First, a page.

By Cecilia Nasmith/Today’s Northumberland
Northumberland County wants to give its taxpayers the best of everything, but County Councillor Mandy Martin wonders if the $60-million price tag is worth it.
The debate came up Monday at county council’s Public Works Committee meeting, when Director of Public Works Denise Marshall updated them on the new Joint Operations Base project for which Dillon Consulting was first hired to do a feasibility study in 2021.
There were many reasons it was contemplated, Marshall said. In addition to growth projections, there was the potential for increased efficiency in operations, resource sharing, communications and co-ordination, and service delivery.
But one important reason dates back to the provincial downloads of 2001, when the province downloaded 130 km. of roadway onto the county, increasing its roads network by 35% – not to mention the associated downloaded responsibility for culverts, bridges, signage and street lights, all with only minimal funds to support that increased responsibility going forward.
“These are high-volume roads, the highest-speed roads, used to transport goods and services, move people from the 401 to other parts of the county, so higher levels of service were needed. There’s more for us to do on the roads with less time.”
It’s been a struggle, Marshall said, especially given that the two main works depots were badly outdated – Morganston, built in 1967, and the one on Veronica Street in Cobourg, built in 1960.
“There were many deficiencies in these buildings in terms of functionality, accessibility and sustainability,” Marshall summed up, with space sorely lacking to the point that the county has had to rent space to store certain items and supplies.
“A consolidated works yard is becoming a best practice,” she noted.
County staff had investigated the matter themselves, visiting four different Joint Operations Base yards built over the last five years.
“One of the common themes was that they all built for expansion, they all built for growth – and most of them are already at capacity.”
Marshall listed ways a new joint base will prepare the county for growth and address the efficiency concerns she outlined.
It would have the capacity to serve as an Emergency Operations Centre, and even as an alternate EOC for member municipalities. It can be used for training purposes and meeting space. It’s a means of sharing equipment and resources. It offers updated and more efficient space for fleet services (including maintenance, with properly sized drive-through bays). Charging stations for electrical vehicles will be part of the plan, as well as a customer service desk.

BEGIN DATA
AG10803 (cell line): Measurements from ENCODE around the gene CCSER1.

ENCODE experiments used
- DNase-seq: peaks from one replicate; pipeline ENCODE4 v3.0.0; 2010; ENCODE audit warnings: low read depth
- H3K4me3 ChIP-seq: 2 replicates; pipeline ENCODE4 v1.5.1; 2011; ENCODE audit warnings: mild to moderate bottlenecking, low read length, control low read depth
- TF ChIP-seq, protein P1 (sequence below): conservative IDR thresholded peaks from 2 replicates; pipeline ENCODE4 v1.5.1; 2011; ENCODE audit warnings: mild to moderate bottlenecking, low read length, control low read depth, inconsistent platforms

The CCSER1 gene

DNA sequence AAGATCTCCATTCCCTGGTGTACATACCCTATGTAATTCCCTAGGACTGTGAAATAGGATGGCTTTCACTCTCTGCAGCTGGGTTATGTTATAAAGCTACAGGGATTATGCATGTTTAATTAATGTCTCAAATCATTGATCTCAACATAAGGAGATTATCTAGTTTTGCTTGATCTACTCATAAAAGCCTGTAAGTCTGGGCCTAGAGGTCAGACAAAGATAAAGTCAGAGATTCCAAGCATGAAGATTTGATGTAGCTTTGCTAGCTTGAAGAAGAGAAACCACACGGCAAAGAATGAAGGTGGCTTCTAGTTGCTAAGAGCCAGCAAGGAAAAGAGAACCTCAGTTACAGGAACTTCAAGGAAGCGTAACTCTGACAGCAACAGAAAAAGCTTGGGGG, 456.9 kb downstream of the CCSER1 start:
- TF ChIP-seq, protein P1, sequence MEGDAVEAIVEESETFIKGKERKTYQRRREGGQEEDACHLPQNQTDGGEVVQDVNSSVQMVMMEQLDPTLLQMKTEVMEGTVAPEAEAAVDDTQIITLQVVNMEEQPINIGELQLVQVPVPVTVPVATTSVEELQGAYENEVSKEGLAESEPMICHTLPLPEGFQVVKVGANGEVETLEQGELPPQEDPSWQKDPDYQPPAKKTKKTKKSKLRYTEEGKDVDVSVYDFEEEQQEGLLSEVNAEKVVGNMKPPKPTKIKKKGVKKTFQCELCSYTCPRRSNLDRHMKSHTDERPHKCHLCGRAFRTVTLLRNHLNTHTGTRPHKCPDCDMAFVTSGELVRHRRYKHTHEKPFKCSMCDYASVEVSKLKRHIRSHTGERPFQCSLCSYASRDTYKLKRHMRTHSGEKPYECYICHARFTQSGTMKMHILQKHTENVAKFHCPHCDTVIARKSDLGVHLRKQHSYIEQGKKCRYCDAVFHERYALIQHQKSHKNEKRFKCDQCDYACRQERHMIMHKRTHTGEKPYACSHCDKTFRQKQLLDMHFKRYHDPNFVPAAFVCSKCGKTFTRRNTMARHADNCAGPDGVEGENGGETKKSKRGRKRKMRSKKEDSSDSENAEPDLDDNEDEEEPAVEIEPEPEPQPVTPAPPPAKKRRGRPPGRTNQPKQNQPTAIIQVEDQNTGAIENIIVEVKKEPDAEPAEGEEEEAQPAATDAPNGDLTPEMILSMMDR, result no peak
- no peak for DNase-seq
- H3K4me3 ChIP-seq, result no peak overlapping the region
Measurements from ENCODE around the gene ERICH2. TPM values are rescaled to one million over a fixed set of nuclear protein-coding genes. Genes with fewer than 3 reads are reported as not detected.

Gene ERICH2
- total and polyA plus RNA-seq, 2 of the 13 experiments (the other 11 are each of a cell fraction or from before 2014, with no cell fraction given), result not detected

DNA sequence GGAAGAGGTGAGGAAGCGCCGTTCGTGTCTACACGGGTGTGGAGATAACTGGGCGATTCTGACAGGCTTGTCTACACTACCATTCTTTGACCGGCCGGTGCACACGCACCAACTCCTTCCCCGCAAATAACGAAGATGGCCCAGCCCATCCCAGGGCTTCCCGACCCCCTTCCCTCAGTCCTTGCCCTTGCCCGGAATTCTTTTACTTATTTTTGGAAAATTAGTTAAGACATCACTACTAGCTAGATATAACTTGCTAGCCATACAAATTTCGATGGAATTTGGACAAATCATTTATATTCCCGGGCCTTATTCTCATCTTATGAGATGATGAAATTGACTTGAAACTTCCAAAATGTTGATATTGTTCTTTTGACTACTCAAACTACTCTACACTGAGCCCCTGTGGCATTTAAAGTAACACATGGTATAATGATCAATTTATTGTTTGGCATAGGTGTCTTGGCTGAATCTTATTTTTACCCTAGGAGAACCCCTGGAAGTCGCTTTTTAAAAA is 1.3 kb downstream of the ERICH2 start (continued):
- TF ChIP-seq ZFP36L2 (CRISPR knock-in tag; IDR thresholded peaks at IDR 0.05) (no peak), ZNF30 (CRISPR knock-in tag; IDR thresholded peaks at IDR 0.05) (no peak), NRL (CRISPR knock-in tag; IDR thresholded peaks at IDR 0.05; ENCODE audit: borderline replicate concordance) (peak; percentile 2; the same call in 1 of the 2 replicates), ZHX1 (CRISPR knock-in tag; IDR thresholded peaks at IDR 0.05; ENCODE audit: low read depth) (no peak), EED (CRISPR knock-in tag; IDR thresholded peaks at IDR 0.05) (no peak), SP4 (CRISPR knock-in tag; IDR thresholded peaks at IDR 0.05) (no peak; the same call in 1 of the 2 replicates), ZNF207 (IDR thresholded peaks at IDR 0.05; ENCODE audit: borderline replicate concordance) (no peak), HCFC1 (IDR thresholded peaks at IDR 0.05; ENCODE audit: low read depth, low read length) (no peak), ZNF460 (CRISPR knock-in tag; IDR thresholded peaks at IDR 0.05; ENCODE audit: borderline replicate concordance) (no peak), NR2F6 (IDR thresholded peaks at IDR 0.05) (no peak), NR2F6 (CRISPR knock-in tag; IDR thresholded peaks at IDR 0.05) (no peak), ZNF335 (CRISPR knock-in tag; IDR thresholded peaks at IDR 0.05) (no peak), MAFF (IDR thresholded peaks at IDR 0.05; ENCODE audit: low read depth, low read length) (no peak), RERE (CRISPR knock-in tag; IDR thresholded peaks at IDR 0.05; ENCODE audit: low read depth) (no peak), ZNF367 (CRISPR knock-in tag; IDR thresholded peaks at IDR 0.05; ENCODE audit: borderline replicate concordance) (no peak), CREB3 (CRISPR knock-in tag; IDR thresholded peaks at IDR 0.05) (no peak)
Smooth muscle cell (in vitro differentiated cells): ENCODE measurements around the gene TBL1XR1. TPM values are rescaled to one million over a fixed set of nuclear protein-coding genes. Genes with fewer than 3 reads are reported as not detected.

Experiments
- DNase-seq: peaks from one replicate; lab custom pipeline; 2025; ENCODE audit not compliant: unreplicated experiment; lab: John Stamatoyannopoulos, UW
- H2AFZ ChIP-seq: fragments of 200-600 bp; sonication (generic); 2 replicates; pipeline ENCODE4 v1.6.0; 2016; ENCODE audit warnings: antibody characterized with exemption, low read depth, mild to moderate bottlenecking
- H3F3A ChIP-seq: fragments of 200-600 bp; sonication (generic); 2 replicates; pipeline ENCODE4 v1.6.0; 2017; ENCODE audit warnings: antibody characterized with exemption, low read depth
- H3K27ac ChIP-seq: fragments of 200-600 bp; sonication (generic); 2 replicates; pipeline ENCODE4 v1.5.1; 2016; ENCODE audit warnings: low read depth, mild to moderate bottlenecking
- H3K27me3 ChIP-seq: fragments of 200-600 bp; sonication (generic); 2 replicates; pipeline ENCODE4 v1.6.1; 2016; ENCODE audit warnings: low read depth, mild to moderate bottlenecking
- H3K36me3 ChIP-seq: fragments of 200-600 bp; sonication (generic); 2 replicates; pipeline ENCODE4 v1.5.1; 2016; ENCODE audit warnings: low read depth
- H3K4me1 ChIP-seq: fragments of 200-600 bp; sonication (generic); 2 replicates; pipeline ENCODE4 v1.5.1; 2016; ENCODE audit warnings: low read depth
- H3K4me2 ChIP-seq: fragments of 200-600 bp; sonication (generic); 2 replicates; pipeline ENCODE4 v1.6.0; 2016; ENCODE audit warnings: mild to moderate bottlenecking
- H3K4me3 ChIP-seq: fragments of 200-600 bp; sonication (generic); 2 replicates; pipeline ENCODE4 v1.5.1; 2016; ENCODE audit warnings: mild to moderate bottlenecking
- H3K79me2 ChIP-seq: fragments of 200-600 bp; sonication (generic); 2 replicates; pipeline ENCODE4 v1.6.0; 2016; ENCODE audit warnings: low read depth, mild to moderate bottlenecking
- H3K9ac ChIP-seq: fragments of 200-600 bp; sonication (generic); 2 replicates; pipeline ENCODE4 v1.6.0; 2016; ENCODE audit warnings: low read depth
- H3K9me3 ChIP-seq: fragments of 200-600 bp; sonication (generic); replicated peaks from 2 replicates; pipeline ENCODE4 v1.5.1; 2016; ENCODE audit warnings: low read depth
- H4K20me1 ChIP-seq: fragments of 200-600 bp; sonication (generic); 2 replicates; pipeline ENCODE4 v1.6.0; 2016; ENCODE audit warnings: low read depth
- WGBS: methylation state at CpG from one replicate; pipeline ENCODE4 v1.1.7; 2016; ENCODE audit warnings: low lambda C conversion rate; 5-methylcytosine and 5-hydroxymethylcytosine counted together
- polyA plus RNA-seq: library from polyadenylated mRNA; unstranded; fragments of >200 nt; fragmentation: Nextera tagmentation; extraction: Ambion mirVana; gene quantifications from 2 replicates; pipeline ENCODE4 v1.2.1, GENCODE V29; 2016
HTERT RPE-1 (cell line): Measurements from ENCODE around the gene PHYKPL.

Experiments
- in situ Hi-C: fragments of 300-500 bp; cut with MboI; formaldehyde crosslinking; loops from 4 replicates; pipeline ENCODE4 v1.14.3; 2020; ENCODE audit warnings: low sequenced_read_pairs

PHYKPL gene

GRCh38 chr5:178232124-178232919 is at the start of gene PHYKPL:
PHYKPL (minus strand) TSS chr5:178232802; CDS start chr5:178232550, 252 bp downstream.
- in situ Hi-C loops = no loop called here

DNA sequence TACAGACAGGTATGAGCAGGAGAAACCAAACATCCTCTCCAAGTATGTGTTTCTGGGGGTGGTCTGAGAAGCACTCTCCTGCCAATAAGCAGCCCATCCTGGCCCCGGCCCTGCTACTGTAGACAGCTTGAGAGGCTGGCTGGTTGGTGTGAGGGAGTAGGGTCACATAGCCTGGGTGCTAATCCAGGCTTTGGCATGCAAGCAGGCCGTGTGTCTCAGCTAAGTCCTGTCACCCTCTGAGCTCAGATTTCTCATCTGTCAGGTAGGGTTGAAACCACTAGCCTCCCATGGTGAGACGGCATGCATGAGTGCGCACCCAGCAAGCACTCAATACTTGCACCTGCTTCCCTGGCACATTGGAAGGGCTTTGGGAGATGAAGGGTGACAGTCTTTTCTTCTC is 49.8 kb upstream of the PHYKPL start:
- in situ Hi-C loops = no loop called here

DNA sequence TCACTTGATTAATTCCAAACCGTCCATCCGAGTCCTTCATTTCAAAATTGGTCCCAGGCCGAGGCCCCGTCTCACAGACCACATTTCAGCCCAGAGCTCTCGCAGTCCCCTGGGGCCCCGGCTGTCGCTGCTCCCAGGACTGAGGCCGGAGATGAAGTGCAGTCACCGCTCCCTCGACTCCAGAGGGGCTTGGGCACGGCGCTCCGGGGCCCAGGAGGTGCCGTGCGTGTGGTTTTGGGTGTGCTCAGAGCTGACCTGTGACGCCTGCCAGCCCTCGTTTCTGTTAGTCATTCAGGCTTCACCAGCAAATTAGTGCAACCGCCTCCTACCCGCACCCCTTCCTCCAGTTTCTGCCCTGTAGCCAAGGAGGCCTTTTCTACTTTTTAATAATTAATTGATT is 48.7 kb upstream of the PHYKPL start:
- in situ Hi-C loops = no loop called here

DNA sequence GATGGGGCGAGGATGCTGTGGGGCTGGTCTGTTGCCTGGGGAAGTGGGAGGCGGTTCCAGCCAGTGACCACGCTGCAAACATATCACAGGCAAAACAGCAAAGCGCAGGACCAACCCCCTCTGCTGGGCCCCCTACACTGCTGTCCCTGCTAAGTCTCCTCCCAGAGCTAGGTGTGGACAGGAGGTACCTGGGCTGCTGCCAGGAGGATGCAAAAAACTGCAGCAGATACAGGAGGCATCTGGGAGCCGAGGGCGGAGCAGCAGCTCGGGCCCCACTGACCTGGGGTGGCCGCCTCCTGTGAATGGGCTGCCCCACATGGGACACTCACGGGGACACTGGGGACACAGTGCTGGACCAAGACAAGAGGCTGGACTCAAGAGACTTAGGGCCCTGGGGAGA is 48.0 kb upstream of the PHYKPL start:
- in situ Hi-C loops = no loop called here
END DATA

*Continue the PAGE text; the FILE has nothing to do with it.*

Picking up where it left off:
Marshall pointed out how roads staff are driving through the worst and most dangerous weather imaginable – then, back at the works yard, have no lockers or even laundry facilities for their personal protective equipment.
There is talk of using part of the joint location as a paramedic and fire-service base, as the proposed location in the central-west portion of the county is an area where response times can be a challenge. And it would be a good base for their successful community-based paramedicine program.
The $60-million price tag is an early estimate, Marshall said, but it would be offset to some degree by the sales of their works-yard locations at Plainville, Cobourg and Morganston.
The next step is to move forward on finding the appropriate property for the purpose.
“Ninety-five acres is what I have seen,” Martin said.
“With services required – water, sewer, electricity. And access to roads. This narrows it down.”
She acknowledged all the benefits Marshall had listed, but said attention must be paid to the challenges of making it happen.
“This is a hard decision. This is a tough decision,” she stated.
“Do we want to amalgamate everything? I see the potential, but can we afford it? Is it doable?
“Ninety-five acres is a big space. That’s industrial-park stuff – considerable industrial-park stuff.”
Chief Administrative Officer Jennifer Moore agreed, adding that the consultants will be present at county council’s Nov. 15 meeting to answer these questions.
“It’s a different way of delivering our services and doing business, but staff recognize there’s significant opportunity for efficiency, compared to being spread out all over,” Moore said.
Committee Chair Scott Jibb agreed it was a glass-half-full situation, where these efficiencies can be considered alongside some other important points.
For one thing, he said, if there’s one central location, then the piece of machinery that’s needed is always in the wrong place and will have to be sent somewhere else.
Another consideration Jibb mentioned is that an unfortunate disaster that befalls that one location could result in the incalculable damage of a total loss.
“Do the benefits justify the cost?” Jibb pondered.
“That’s not something for us to decide here today.”
Councillor John Logel made the motion to direct staff to proceed with initiating the process to acquire property for the project and, subsequently, begin the design process – but there was no seconder.
Martin objected to the “fait accompli” feel of the motion, as if it’s a done deal, and offered an amended motion – that the committee receive the report for information and recommend that this item be identified for separate discussion at the Nov. 15 meeting of county council. Martin’s motion passed.